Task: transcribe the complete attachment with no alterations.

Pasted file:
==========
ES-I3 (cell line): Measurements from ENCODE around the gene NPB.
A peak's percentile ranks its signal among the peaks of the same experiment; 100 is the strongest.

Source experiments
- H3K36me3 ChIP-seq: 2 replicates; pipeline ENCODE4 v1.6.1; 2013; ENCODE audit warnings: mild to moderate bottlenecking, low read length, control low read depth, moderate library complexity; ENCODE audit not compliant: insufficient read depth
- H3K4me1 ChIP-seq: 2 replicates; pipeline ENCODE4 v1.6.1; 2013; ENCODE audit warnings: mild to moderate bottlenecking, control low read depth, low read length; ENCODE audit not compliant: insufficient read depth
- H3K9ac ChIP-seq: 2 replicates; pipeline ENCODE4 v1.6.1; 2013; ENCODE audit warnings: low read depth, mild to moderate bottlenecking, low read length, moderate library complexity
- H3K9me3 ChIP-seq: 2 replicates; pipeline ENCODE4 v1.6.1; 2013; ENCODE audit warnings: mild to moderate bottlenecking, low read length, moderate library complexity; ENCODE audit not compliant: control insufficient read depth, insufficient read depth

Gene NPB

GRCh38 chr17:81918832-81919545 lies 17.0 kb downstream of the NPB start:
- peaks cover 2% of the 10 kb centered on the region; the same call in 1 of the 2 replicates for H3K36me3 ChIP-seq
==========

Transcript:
ES-I3 (cell line): Measurements from ENCODE around the gene NPB.
A peak's percentile ranks its signal among the peaks of the same experiment; 100 is the strongest.

Source experiments
- H3K36me3 ChIP-seq: 2 replicates; pipeline ENCODE4 v1.6.1; 2013; ENCODE audit warnings: mild to moderate bottlenecking, low read length, control low read depth, moderate library complexity; ENCODE audit not compliant: insufficient read depth
- H3K4me1 ChIP-seq: 2 replicates; pipeline ENCODE4 v1.6.1; 2013; ENCODE audit warnings: mild to moderate bottlenecking, control low read depth, low read length; ENCODE audit not compliant: insufficient read depth
- H3K9ac ChIP-seq: 2 replicates; pipeline ENCODE4 v1.6.1; 2013; ENCODE audit warnings: low read depth, mild to moderate bottlenecking, low read length, moderate library complexity
- H3K9me3 ChIP-seq: 2 replicates; pipeline ENCODE4 v1.6.1; 2013; ENCODE audit warnings: mild to moderate bottlenecking, low read length, moderate library complexity; ENCODE audit not compliant: control insufficient read depth, insufficient read depth

Gene NPB

GRCh38 chr17:81918832-81919545 lies 17.0 kb downstream of the NPB start:
- peaks cover 2% of the 10 kb centered on the region; the same call in 1 of the 2 replicates for H3K36me3 ChIP-seq